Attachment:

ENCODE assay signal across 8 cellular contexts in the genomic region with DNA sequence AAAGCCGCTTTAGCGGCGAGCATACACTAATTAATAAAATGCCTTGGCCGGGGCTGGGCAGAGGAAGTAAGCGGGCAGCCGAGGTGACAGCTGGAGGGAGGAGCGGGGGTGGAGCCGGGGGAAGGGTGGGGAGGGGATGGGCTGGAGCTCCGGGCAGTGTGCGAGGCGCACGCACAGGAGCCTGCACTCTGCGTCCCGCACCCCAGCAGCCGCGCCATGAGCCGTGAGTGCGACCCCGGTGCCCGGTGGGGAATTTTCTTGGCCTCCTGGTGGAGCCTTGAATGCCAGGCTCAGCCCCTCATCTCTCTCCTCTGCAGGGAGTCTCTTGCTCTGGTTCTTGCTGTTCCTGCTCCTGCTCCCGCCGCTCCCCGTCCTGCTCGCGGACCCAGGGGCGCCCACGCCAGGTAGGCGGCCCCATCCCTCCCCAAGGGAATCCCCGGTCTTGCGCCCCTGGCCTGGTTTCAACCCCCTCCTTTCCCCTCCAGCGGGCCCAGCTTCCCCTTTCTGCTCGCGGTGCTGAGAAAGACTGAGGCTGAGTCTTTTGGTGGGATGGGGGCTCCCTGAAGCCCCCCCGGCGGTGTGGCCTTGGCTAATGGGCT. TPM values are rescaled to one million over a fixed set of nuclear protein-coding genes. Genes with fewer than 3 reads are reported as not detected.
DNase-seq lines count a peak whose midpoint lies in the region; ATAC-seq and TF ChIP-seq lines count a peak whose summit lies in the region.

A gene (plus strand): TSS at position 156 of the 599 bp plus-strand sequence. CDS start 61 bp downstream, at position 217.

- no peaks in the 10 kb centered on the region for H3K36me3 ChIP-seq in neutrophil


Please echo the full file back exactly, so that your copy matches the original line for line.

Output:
ENCODE assay signal across 8 cellular contexts in the genomic region with DNA sequence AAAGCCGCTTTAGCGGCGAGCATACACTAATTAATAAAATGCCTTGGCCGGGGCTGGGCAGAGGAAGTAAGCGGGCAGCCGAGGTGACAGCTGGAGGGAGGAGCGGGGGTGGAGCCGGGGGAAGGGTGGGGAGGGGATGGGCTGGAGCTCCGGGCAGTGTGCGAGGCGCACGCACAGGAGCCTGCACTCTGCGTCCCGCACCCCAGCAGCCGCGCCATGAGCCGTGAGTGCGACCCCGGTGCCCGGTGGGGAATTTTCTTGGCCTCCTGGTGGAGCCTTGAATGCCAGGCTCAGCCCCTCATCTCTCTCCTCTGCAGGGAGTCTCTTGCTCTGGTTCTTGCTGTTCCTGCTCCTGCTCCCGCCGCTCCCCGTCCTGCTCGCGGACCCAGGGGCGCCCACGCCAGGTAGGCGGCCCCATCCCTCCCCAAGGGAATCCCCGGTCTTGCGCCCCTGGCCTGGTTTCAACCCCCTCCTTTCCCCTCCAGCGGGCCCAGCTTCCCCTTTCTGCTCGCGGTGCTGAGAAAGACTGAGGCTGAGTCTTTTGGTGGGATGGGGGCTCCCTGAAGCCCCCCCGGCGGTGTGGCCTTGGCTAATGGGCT. TPM values are rescaled to one million over a fixed set of nuclear protein-coding genes. Genes with fewer than 3 reads are reported as not detected.
DNase-seq lines count a peak whose midpoint lies in the region; ATAC-seq and TF ChIP-seq lines count a peak whose summit lies in the region.

A gene (plus strand): TSS at position 156 of the 599 bp plus-strand sequence. CDS start 61 bp downstream, at position 217.

- no peaks in the 10 kb centered on the region for H3K36me3 ChIP-seq in neutrophil